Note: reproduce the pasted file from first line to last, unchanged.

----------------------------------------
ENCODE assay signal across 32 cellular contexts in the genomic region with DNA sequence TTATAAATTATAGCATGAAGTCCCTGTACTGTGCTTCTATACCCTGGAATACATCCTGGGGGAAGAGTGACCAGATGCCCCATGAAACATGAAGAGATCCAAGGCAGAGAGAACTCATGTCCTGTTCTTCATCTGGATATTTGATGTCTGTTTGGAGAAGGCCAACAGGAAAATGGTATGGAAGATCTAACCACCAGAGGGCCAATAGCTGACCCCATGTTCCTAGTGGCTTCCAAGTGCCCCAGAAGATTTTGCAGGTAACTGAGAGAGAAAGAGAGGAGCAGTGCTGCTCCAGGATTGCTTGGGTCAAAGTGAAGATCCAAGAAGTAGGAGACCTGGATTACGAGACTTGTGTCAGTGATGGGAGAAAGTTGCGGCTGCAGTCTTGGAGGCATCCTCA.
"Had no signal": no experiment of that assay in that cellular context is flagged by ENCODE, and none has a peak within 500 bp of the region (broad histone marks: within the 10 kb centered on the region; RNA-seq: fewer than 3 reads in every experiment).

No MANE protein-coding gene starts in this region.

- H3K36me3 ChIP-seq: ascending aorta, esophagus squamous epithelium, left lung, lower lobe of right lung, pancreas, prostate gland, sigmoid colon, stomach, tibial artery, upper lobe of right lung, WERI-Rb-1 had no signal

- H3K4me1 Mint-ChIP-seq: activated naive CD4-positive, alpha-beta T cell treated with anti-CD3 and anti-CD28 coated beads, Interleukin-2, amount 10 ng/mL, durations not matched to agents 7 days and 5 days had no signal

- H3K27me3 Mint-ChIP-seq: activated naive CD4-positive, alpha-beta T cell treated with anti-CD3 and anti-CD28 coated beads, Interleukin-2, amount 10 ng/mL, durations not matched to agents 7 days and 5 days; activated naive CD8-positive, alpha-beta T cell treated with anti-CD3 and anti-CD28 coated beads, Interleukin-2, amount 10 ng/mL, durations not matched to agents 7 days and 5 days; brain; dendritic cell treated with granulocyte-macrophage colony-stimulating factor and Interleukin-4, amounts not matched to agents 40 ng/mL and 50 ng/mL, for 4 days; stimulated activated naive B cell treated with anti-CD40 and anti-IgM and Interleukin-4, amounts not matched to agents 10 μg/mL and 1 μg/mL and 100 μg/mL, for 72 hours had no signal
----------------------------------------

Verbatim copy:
ENCODE assay signal across 32 cellular contexts in the genomic region with DNA sequence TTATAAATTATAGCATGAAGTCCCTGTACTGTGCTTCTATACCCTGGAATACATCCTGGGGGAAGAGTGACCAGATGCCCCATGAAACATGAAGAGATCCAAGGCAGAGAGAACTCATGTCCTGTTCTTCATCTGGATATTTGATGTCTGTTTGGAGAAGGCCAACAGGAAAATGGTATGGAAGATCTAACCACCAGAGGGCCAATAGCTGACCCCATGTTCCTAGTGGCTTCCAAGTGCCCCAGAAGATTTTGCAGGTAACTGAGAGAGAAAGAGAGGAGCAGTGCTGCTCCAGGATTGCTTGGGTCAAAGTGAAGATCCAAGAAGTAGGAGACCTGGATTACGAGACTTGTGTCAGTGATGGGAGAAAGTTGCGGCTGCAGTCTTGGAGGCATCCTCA.
"Had no signal": no experiment of that assay in that cellular context is flagged by ENCODE, and none has a peak within 500 bp of the region (broad histone marks: within the 10 kb centered on the region; RNA-seq: fewer than 3 reads in every experiment).

No MANE protein-coding gene starts in this region.

- H3K36me3 ChIP-seq: ascending aorta, esophagus squamous epithelium, left lung, lower lobe of right lung, pancreas, prostate gland, sigmoid colon, stomach, tibial artery, upper lobe of right lung, WERI-Rb-1 had no signal

- H3K4me1 Mint-ChIP-seq: activated naive CD4-positive, alpha-beta T cell treated with anti-CD3 and anti-CD28 coated beads, Interleukin-2, amount 10 ng/mL, durations not matched to agents 7 days and 5 days had no signal

- H3K27me3 Mint-ChIP-seq: activated naive CD4-positive, alpha-beta T cell treated with anti-CD3 and anti-CD28 coated beads, Interleukin-2, amount 10 ng/mL, durations not matched to agents 7 days and 5 days; activated naive CD8-positive, alpha-beta T cell treated with anti-CD3 and anti-CD28 coated beads, Interleukin-2, amount 10 ng/mL, durations not matched to agents 7 days and 5 days; brain; dendritic cell treated with granulocyte-macrophage colony-stimulating factor and Interleukin-4, amounts not matched to agents 40 ng/mL and 50 ng/mL, for 4 days; stimulated activated naive B cell treated with anti-CD40 and anti-IgM and Interleukin-4, amounts not matched to agents 10 μg/mL and 1 μg/mL and 100 μg/mL, for 72 hours had no signal